Canadian Couples: Here’s How to Make $1 Million by Age 40

Canadian couples can explore various possibilities to make $1 million by age 40. Also, a combination of Enbridge stock and True North Commercial stock could kickstart the journey to wealth.

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Can Canadian couples aspiring to become millionaires someday realize the dream? The road to wealth is open, but it requires a concerted effort and financial discipline from each individual. A Tax-Free Savings Account (TFSA) could be one investment vehicle, because money growth is generally tax-free.

Let’s put forward the assumption that the partners are both 25 years old. If the goal is to have $1 million by age 40, each person should have $181,250 in funds invested in an asset that offers a 7% total return. The capital should compound to $1,000,148.93 in 15 years.

Explore the possibilities  

The investment amount required to reach $1 million in 15 years is a bit daunting. However, couples can explore other possibilities that would bring them closer to the target. I would assume further that the individual partners have opened a TFSA.

Each individual qualified for the TFSA when they turned 18 years old. Since TFSA contributions accumulate, the available contribution room in 2021 is $50,000 per person. The next step is to pick suitable investments for the TFSA. One spouse can invest in Enbridge (TSX:ENB)(NYSE:ENB), while the other can invest in True North Commercial (TSX:TNT.UN).

The energy stock and real estate investment trust (REIT) pay an average dividend yield of 7.8%. An investment of $100,000 will double in 9.23 years. The capital will swell to $308,518.64 in 15 years. My point here is that it’s all about time and money for aspiring millionaires. If you’re still short of the goal, you can be flexible and extend the time frame longer.

Always a core holding

Enbridge is a no-brainer buy, as it’s a core holding in any stock portfolio. The $94.33 billion energy infrastructure company is a Dividend Aristocrat. Besides transporting, collecting, processing, and storing oil and gas, Enbridge is Canada’s largest natural gas distributor.

The company operates high-quality liquids and natural gas infrastructure assets. It owns more than 216,000 kilometres of natural gas and active crude pipelines. The extensive network stretches across North America and the Gulf of Mexico.

While the energy sector is volatile, the majority of Enbridge’s revenues are hardly affected by volume and price. The robust and stable cash flows come from long-term service contracts. The charges for the services are mainly regulated.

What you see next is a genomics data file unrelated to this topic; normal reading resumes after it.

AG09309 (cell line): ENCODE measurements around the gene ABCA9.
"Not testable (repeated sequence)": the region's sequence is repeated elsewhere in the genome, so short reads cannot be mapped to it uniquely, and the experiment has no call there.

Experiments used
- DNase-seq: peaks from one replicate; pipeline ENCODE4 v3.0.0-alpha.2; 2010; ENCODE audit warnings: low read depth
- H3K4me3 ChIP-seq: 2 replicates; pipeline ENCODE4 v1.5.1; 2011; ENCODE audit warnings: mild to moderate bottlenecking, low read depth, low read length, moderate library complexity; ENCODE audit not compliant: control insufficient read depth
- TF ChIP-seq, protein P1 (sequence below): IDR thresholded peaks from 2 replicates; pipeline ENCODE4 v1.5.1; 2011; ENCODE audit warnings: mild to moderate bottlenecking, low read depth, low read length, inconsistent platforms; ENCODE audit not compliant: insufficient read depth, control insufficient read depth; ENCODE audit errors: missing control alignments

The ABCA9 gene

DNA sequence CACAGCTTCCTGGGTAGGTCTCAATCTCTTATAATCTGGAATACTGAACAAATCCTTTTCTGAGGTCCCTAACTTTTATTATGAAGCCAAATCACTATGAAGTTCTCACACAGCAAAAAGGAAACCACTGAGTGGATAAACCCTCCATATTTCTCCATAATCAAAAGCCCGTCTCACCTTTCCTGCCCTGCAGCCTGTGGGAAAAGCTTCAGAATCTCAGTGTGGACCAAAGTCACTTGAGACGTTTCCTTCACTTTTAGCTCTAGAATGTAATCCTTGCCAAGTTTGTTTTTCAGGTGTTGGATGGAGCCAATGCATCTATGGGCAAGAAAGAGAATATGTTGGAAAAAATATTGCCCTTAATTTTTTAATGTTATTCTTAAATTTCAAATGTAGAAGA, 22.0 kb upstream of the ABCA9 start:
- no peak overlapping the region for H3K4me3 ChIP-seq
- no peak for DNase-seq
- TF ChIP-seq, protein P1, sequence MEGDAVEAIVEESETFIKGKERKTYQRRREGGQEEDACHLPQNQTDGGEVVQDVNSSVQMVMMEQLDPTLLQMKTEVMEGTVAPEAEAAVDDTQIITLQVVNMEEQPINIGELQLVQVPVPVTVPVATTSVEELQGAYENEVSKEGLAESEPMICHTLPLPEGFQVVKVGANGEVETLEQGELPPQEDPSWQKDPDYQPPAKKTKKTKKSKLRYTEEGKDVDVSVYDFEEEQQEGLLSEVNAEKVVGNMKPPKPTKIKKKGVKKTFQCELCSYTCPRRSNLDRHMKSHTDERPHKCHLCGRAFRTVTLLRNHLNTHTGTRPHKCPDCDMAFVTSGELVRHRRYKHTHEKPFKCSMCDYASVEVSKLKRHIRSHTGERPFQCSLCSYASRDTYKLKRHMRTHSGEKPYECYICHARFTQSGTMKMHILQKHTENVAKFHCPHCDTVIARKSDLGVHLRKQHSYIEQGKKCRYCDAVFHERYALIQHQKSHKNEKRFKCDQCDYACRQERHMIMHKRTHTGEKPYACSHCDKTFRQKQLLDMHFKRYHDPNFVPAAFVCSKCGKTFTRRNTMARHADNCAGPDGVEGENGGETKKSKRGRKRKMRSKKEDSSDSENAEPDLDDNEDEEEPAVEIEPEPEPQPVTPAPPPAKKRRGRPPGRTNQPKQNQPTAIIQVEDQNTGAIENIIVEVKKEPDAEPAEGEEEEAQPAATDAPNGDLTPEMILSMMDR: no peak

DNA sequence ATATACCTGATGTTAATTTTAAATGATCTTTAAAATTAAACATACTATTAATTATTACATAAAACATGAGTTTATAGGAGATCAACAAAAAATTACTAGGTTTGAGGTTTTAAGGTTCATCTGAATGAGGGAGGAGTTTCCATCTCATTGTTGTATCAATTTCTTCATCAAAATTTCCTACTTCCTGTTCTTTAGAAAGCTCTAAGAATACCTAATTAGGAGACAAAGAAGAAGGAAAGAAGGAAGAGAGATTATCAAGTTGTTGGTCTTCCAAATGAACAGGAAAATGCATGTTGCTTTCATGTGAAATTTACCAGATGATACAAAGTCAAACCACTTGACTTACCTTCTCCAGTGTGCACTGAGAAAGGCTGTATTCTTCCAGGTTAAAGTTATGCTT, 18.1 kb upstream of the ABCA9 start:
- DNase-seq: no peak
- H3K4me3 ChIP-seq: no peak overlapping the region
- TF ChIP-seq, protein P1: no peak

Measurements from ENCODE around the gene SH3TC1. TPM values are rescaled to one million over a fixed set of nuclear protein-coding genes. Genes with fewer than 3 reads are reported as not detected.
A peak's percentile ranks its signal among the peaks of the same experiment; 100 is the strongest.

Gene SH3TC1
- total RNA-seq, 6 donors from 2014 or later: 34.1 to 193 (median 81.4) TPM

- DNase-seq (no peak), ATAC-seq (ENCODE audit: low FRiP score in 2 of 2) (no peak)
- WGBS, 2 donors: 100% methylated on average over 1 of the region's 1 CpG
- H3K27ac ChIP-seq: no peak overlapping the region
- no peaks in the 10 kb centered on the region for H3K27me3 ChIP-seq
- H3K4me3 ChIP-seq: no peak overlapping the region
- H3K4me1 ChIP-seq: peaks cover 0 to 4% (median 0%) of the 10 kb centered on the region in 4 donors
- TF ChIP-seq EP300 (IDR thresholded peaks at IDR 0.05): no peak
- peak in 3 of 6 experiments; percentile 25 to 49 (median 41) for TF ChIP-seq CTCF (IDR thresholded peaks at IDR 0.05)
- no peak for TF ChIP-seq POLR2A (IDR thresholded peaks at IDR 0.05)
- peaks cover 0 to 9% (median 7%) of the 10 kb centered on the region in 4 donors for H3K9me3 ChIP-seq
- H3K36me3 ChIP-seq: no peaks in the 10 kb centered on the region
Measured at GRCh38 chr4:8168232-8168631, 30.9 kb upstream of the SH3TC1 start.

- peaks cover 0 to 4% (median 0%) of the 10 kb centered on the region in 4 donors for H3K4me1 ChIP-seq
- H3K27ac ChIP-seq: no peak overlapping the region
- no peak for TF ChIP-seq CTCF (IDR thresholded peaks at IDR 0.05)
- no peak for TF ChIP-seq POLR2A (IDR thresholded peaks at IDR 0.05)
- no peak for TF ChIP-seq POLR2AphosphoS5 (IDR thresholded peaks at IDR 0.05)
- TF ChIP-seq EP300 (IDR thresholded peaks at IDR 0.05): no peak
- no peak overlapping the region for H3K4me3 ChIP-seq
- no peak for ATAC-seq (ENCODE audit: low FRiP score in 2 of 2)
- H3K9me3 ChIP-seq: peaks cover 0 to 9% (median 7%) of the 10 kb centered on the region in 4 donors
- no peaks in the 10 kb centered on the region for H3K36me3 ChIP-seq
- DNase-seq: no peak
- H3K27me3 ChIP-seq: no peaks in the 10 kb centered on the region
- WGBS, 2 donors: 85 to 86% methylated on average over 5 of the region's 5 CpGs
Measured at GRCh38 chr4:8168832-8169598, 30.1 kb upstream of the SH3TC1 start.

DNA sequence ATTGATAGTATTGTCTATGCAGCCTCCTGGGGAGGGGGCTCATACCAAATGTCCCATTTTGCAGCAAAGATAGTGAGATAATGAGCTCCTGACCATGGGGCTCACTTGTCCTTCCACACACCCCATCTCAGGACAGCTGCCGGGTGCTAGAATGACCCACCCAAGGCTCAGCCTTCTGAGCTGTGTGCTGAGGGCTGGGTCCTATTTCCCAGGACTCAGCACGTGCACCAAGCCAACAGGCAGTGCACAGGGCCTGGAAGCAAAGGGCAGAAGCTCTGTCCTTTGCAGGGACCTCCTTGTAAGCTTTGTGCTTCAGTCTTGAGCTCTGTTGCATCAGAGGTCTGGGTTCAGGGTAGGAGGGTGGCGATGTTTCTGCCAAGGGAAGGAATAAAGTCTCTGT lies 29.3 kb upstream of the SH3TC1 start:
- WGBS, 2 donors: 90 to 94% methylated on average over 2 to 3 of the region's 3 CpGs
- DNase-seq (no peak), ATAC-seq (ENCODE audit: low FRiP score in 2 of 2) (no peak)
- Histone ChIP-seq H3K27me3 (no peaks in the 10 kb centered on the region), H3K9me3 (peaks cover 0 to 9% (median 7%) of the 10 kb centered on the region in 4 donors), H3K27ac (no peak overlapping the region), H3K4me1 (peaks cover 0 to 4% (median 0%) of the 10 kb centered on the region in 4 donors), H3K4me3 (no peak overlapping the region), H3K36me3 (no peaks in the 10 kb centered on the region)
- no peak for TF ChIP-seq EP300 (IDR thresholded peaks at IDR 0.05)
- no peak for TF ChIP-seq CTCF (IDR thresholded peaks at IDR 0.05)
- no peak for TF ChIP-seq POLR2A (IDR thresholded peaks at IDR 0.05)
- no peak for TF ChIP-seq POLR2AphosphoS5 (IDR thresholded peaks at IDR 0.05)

Passive-income machine

True North isn’t the largest REIT in Canada, with its $608.73 million market capitalization. The tenant base reflects the resiliency and enduring leasing business. This REIT has 48 commercial properties only, yet occupancy and lessee retention rates are consistently high.

Of the total real estate portfolio, Canada’s federal government is the anchor tenant in 13 commercial buildings. Provincial governments are also tenants in five rental properties. REITs are ideal alternatives to direct real estate ownership. Investors act as mock landlords minus the headaches of genuine lessors.

True North is one of TSX’s passive-income machines today with its ultra-high 8.43% dividend. Couples get value for money from the less than $10 share price (only $7.05). You have a pure dividend play that could help start the journey to $1 million.

Time is a crucial resource

Young couples’ most significant advantage is time. Investments could double or even quadruple over time due to the power of compounding. If a couple can start saving and investing early, the team could be millionaires sooner rather than later.

This article represents the opinion of the writer, who may disagree with the “official” recommendation position of a Motley Fool premium service or advisor. We’re Motley! Questioning an investing thesis — even one of our own — helps us all think critically about investing and make decisions that help us become smarter, happier, and richer, so we sometimes publish articles that may not be in line with recommendations, rankings or other content.

Fool contributor Christopher Liew has no position in any of the stocks mentioned. The Motley Fool owns shares of and recommends Enbridge.

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